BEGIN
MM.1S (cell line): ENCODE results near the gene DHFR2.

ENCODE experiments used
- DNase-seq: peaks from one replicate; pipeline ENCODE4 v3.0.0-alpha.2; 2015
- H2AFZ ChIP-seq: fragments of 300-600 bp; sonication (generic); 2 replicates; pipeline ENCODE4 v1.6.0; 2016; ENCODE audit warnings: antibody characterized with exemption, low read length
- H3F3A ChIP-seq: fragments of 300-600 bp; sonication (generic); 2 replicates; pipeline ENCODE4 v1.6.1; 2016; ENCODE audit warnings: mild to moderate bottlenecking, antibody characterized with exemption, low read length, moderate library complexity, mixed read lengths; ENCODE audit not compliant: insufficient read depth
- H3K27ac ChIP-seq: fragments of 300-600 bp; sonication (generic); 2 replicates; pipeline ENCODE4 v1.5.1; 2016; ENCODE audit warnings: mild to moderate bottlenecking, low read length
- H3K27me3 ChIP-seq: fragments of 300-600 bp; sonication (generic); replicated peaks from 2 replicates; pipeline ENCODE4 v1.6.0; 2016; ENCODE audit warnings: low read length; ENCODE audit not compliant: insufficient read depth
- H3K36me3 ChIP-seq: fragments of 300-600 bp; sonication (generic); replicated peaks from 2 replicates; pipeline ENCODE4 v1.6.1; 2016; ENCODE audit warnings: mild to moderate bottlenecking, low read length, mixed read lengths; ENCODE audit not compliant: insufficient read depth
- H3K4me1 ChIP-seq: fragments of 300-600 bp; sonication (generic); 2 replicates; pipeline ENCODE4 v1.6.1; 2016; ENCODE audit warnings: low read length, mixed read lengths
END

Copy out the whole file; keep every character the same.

MM.1S (cell line): ENCODE results near the gene DHFR2.

ENCODE experiments used
- DNase-seq: peaks from one replicate; pipeline ENCODE4 v3.0.0-alpha.2; 2015
- H2AFZ ChIP-seq: fragments of 300-600 bp; sonication (generic); 2 replicates; pipeline ENCODE4 v1.6.0; 2016; ENCODE audit warnings: antibody characterized with exemption, low read length
- H3F3A ChIP-seq: fragments of 300-600 bp; sonication (generic); 2 replicates; pipeline ENCODE4 v1.6.1; 2016; ENCODE audit warnings: mild to moderate bottlenecking, antibody characterized with exemption, low read length, moderate library complexity, mixed read lengths; ENCODE audit not compliant: insufficient read depth
- H3K27ac ChIP-seq: fragments of 300-600 bp; sonication (generic); 2 replicates; pipeline ENCODE4 v1.5.1; 2016; ENCODE audit warnings: mild to moderate bottlenecking, low read length
- H3K27me3 ChIP-seq: fragments of 300-600 bp; sonication (generic); replicated peaks from 2 replicates; pipeline ENCODE4 v1.6.0; 2016; ENCODE audit warnings: low read length; ENCODE audit not compliant: insufficient read depth
- H3K36me3 ChIP-seq: fragments of 300-600 bp; sonication (generic); replicated peaks from 2 replicates; pipeline ENCODE4 v1.6.1; 2016; ENCODE audit warnings: mild to moderate bottlenecking, low read length, mixed read lengths; ENCODE audit not compliant: insufficient read depth
- H3K4me1 ChIP-seq: fragments of 300-600 bp; sonication (generic); 2 replicates; pipeline ENCODE4 v1.6.1; 2016; ENCODE audit warnings: low read length, mixed read lengths